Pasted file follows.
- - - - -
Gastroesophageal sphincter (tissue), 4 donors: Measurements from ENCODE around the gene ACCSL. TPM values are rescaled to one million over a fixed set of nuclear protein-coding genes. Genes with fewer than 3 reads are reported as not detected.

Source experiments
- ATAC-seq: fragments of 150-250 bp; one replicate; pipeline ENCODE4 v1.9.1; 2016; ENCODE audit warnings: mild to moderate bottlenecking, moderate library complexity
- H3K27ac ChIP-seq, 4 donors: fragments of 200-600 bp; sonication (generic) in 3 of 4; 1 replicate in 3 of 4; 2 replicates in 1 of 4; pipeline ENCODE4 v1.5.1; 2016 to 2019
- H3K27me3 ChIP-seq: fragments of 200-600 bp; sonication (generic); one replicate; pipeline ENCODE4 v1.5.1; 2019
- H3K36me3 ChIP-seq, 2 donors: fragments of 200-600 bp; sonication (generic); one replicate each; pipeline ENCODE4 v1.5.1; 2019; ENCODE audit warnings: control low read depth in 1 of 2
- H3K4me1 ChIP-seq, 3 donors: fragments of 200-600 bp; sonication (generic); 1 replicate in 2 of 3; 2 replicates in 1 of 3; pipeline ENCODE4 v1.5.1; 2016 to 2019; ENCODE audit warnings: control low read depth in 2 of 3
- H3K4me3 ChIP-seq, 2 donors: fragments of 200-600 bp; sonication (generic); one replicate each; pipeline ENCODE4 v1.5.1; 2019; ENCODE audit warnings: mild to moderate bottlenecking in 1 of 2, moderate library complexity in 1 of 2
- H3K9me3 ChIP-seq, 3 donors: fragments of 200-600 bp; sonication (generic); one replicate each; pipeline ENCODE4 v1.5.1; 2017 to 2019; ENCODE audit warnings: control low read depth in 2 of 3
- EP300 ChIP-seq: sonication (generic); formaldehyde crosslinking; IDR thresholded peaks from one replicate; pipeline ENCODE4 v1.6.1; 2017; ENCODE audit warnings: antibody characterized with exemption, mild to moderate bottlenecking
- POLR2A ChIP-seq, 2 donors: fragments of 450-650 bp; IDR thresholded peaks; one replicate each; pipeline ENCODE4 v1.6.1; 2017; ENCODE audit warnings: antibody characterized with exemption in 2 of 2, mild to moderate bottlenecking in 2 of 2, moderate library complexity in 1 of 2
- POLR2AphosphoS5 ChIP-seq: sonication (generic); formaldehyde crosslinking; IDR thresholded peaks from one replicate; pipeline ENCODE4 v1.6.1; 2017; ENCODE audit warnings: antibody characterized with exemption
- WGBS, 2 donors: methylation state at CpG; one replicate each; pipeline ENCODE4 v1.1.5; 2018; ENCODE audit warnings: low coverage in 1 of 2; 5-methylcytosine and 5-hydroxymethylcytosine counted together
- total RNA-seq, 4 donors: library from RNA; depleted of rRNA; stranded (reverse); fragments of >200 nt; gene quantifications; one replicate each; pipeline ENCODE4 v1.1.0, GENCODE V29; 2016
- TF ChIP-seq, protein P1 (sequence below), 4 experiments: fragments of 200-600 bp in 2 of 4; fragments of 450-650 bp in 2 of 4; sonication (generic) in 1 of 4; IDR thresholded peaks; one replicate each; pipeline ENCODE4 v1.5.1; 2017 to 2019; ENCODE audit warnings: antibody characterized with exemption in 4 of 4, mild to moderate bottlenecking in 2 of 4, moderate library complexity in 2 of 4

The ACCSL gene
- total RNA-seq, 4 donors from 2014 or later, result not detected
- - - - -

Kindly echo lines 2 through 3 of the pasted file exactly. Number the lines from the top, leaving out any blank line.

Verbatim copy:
Source experiments
- ATAC-seq: fragments of 150-250 bp; one replicate; pipeline ENCODE4 v1.9.1; 2016; ENCODE audit warnings: mild to moderate bottlenecking, moderate library complexity